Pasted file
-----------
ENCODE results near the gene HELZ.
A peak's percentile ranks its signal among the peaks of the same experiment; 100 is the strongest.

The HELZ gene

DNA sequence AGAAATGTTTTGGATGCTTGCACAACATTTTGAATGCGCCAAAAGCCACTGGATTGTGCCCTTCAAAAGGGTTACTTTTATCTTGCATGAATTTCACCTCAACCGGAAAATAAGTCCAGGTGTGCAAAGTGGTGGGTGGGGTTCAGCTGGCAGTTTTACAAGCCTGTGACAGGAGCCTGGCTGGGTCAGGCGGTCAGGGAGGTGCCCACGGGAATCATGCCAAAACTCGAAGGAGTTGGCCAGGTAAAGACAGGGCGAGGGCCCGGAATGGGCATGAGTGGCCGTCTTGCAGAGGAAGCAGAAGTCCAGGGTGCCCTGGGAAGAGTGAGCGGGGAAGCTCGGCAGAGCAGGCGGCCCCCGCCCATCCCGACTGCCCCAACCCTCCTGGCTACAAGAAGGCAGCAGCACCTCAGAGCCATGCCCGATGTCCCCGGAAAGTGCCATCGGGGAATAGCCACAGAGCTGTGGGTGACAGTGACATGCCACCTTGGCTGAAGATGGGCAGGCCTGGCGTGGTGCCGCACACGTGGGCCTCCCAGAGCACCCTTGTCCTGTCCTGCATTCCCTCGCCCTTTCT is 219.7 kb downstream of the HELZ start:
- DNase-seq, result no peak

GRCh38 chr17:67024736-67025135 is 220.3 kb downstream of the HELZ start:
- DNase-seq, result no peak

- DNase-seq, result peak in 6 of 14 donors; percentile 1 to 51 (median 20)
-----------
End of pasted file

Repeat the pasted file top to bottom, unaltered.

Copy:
ENCODE results near the gene HELZ.
A peak's percentile ranks its signal among the peaks of the same experiment; 100 is the strongest.

The HELZ gene

DNA sequence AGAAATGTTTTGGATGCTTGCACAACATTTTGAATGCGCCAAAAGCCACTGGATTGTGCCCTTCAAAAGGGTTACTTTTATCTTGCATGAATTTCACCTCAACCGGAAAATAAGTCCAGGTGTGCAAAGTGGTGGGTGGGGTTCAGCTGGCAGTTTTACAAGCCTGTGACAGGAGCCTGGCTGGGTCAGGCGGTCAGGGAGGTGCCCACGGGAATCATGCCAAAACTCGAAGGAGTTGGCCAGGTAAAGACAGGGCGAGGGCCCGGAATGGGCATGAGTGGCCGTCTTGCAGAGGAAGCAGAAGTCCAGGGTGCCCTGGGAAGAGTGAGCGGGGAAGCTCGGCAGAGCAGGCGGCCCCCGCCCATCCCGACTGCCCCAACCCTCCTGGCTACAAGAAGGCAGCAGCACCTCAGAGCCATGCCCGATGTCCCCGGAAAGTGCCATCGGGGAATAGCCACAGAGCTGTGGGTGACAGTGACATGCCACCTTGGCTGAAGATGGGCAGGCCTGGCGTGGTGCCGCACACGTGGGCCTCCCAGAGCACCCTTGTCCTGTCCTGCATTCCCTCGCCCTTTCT is 219.7 kb downstream of the HELZ start:
- DNase-seq, result no peak

GRCh38 chr17:67024736-67025135 is 220.3 kb downstream of the HELZ start:
- DNase-seq, result no peak

- DNase-seq, result peak in 6 of 14 donors; percentile 1 to 51 (median 20)